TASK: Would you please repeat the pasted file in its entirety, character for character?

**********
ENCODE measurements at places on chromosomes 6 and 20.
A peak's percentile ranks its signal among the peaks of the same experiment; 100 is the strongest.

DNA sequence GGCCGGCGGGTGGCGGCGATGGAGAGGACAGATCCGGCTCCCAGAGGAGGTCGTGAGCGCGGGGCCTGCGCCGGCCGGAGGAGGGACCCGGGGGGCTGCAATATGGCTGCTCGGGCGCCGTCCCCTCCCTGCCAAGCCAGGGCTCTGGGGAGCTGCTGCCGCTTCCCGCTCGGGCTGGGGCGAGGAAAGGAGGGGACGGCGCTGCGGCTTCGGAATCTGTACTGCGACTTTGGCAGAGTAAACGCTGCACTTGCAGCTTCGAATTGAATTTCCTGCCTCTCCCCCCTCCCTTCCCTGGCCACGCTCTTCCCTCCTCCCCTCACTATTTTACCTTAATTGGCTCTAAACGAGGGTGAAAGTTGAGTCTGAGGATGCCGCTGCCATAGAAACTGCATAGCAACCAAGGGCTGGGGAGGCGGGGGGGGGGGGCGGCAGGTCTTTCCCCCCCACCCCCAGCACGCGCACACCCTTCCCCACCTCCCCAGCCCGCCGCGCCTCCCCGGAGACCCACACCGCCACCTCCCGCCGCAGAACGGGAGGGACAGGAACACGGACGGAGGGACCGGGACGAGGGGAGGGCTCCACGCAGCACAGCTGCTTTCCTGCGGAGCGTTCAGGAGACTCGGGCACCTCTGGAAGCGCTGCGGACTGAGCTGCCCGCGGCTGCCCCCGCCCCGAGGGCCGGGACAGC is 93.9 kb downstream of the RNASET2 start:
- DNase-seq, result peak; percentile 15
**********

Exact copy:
ENCODE measurements at places on chromosomes 6 and 20.
A peak's percentile ranks its signal among the peaks of the same experiment; 100 is the strongest.

DNA sequence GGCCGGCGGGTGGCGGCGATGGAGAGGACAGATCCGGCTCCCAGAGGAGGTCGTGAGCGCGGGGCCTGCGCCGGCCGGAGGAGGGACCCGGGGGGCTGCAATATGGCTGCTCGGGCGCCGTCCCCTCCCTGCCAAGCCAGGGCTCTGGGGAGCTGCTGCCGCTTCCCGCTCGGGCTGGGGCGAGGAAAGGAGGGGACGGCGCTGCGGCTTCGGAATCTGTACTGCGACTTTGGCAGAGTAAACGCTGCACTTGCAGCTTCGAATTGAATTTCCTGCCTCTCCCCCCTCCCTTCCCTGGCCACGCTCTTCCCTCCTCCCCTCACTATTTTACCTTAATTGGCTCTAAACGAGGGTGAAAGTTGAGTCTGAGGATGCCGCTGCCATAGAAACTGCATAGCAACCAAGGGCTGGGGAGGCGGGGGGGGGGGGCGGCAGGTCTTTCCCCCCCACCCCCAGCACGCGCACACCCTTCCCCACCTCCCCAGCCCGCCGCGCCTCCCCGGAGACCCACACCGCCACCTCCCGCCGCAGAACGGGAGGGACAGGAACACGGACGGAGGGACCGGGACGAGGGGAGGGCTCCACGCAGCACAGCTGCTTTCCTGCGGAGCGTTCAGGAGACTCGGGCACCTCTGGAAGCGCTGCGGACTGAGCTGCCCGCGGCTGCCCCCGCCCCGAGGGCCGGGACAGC is 93.9 kb downstream of the RNASET2 start:
- DNase-seq, result peak; percentile 15